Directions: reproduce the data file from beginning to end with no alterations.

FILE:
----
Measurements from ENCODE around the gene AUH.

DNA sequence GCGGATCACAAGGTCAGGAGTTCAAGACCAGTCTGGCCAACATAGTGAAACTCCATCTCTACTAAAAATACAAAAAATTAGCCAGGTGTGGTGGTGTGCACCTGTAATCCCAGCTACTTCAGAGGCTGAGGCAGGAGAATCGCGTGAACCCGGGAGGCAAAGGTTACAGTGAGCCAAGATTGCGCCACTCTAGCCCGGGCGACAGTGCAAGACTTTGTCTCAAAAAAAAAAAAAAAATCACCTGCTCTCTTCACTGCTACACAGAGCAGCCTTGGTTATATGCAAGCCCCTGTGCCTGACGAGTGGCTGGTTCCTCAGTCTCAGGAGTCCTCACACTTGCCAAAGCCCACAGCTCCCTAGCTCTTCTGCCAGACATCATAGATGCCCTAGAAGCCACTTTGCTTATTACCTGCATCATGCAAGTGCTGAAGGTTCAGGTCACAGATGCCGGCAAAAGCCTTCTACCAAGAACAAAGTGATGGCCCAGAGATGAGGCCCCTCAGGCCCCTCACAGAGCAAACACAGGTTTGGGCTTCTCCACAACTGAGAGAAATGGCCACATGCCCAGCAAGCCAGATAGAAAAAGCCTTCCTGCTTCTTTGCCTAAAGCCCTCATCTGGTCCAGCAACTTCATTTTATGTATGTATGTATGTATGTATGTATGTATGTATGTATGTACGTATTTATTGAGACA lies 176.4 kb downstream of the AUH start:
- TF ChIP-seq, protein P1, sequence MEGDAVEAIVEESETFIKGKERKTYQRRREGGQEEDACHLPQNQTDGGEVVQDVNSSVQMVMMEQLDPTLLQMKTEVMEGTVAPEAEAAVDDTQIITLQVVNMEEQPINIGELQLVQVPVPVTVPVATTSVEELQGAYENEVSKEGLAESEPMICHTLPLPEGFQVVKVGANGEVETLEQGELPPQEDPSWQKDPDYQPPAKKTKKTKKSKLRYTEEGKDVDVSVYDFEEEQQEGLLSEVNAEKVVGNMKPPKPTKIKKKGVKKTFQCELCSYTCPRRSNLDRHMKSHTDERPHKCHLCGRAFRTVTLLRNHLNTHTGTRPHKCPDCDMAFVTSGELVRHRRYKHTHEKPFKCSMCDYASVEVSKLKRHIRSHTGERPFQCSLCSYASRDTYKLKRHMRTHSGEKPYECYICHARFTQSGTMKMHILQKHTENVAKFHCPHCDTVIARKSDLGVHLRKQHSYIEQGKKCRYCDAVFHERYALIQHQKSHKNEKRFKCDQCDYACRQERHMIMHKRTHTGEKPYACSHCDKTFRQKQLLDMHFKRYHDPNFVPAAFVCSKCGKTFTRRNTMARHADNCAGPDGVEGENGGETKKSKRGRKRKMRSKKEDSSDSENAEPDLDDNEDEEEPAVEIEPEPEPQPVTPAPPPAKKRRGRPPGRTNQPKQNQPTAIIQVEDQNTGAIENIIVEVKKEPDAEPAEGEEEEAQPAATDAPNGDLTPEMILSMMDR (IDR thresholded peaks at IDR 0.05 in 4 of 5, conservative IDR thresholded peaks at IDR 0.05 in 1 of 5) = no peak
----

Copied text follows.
Measurements from ENCODE around the gene AUH.

DNA sequence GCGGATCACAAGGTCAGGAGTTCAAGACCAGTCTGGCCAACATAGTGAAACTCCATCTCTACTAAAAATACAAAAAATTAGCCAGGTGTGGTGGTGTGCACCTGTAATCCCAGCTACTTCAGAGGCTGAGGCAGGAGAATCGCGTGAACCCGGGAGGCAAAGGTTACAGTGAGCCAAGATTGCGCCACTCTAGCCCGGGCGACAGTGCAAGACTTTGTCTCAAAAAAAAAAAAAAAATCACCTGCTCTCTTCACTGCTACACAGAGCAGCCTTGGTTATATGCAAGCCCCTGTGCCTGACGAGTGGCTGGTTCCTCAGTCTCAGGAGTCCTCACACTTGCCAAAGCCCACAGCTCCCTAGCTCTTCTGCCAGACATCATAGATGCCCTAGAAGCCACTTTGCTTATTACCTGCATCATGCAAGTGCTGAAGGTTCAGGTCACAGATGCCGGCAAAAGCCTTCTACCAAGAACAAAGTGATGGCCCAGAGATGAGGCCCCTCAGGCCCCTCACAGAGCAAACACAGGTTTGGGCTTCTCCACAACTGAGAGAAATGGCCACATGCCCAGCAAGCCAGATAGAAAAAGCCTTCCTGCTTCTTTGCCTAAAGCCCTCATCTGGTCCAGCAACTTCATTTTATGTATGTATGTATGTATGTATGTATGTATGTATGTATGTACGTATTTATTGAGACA lies 176.4 kb downstream of the AUH start:
- TF ChIP-seq, protein P1, sequence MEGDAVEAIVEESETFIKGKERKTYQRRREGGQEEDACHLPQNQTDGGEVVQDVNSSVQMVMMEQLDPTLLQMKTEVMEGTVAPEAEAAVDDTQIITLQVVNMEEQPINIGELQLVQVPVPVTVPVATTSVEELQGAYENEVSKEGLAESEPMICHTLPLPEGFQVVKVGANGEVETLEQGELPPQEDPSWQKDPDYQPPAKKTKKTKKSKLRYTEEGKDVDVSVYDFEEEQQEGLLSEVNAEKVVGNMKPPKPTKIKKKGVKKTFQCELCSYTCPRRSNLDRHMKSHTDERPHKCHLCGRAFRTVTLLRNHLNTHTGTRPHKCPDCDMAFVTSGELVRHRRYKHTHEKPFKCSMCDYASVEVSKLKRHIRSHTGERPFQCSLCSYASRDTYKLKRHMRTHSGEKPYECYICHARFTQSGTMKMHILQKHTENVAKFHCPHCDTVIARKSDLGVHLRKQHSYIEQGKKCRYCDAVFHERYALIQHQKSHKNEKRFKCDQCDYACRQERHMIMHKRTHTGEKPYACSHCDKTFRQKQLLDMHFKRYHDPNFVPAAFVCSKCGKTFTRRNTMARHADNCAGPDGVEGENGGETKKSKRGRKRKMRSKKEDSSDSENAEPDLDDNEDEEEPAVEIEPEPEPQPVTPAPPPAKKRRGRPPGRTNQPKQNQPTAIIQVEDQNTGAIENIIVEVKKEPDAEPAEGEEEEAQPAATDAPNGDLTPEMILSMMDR (IDR thresholded peaks at IDR 0.05 in 4 of 5, conservative IDR thresholded peaks at IDR 0.05 in 1 of 5) = no peak